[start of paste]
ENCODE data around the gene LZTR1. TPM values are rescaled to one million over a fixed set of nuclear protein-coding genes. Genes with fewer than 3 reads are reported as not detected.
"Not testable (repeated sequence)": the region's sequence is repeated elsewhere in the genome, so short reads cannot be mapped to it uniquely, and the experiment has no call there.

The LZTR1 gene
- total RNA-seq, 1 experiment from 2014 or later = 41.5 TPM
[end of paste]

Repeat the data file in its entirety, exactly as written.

ENCODE data around the gene LZTR1. TPM values are rescaled to one million over a fixed set of nuclear protein-coding genes. Genes with fewer than 3 reads are reported as not detected.
"Not testable (repeated sequence)": the region's sequence is repeated elsewhere in the genome, so short reads cannot be mapped to it uniquely, and the experiment has no call there.

The LZTR1 gene
- total RNA-seq, 1 experiment from 2014 or later = 41.5 TPM